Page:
Improper tuna, mahi mahi handling earns Hawaiian processor FDA warning

Serious violations of the seafood Hazard Analysis and Critical Control Point (HACCP) criteria have earned one Honolulu, Hawaii-based seafood processor a warning letter from the United States Food and Drug Administration (FDA).

An FDA inspection conducted at Tropic Fish Hawaii LLC between 17 to 20 May found that the company’s “fresh, refrigerated histamine-forming fish products, including Ahi tuna, mahi mahi, and skipjack tuna” had been rendered adulterated due to being improperly prepared or packed. What’s more, the agency suspected that the facility held such products “under insanitary conditions whereby they may have been rendered injurious to health,” Food Safety News relayed, quoting the letter.

Inspectors observed unprocessed Ahi tuna intended for raw consumption being stored on a concrete floor and then dragged across the floor onto a pallet by an employee. Auditors also found the company monitoring the surface temperature of fish with an infrared thermometer, however, the company has since stated that it has resumed using a probe thermometer.

While Tropic Fish did respond to the FDA’s concerns on 13 June, the agency found that the company had yet to address all of the issues brought up by auditors, hence the latest letter, postmarked 27 July and sent from the agency’s San Francisco District Office.

According to the agency, Tropic Fish, to comply with federal law, “must conduct a hazard analysis to determine whether there are food safety hazards that are reasonably likely to occur and have a HACCP plan that, at a minimum, lists the critical control points.” In its HACCP plan, Tropic Fish does not contain the critical control point of refrigerated storage for controlling the food safety hazard of scombrotoxin (histamine) formation: Product storage should be at 44 degrees F and the internal temperature of two Ahi tuna in the room should be at 42 degrees F; if the raw product is refrigerated and not frozen, it should be held at 40 degrees F or below, noted the FDA. If this fish is stored under ice, it should remain as such for the full duration of its storage time.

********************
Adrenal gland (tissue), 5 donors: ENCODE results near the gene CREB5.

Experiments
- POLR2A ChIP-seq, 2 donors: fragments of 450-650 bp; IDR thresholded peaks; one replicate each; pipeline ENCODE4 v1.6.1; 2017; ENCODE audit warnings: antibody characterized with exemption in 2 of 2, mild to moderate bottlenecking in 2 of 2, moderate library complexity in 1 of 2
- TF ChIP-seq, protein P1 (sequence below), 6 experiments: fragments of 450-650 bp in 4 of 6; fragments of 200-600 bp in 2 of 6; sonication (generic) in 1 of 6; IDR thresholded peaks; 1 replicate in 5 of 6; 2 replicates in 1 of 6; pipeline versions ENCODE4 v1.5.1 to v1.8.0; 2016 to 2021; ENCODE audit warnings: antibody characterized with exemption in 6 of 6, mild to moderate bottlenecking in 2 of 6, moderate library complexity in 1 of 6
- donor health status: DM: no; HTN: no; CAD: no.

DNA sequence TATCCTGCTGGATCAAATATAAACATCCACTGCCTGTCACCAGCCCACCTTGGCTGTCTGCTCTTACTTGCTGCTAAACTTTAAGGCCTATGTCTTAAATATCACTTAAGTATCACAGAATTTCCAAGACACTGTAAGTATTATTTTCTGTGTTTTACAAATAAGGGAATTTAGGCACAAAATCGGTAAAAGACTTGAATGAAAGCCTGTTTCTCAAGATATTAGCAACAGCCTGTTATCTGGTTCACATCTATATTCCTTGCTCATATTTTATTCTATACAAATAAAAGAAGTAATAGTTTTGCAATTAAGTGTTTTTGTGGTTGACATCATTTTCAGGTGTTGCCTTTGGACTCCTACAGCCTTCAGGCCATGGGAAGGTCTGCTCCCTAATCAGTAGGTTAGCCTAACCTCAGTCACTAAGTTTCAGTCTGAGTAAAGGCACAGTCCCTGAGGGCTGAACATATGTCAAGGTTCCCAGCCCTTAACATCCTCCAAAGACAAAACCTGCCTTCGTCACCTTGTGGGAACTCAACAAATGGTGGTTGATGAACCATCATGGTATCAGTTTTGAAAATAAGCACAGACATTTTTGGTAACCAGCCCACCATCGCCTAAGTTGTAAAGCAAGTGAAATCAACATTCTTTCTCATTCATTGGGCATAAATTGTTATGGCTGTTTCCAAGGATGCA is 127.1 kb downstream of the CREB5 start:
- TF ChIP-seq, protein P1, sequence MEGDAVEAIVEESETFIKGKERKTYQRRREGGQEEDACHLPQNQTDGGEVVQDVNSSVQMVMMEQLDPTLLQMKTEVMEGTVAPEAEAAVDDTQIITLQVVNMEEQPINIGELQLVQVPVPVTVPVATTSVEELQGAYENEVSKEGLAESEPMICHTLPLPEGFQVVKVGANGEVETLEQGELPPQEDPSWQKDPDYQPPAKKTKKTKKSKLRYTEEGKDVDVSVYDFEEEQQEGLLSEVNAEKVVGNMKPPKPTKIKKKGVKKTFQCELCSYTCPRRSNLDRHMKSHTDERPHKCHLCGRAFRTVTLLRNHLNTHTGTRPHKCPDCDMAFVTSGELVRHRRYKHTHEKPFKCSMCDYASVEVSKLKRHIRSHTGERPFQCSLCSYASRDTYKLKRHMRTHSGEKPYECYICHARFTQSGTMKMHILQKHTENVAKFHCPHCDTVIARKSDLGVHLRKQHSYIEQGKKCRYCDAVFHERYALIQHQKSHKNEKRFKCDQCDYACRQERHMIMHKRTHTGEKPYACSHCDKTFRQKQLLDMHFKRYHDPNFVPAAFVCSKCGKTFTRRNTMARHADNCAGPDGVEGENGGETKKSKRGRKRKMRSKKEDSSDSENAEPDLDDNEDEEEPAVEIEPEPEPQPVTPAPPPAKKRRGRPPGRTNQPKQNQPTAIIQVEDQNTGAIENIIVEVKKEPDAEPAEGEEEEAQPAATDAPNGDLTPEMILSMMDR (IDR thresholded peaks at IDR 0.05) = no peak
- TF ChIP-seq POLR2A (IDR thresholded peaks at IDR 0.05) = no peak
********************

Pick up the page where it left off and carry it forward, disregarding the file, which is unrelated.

The FDA also took issue with the company’s claim that pathogenic bacteria growth was not considered a potential hazard as the company utilizes potable water in its facility. “Your response is not adequate and your hazards analysis is incorrect,” the warning letter states. “FDA has identified pathogenic bacteria growth and toxin formation as a food safety hazard in finfish, i.e. tuna, intended for raw consumption and control of this significant hazard must be included in your HACCP plan in the event of time and temperature abuse,” said the agency.

Tropic Fish was also cited for not be monitoring for the prevention of cross-contamination, insufficiently cleaning food contact surfaces and not controlling the processing environment to prevent employee health conditions.

The employee seen dragging the tuna palette has since been counseled, countered Tropic Fish, and extra pallets added for storage; plastic platform trucks have also been ordered to help transport products, said the company.

Tropic Fish has 15 working days from reception of the latest letter to outline the procedures they have taken or will take to address the agency’s concerns.


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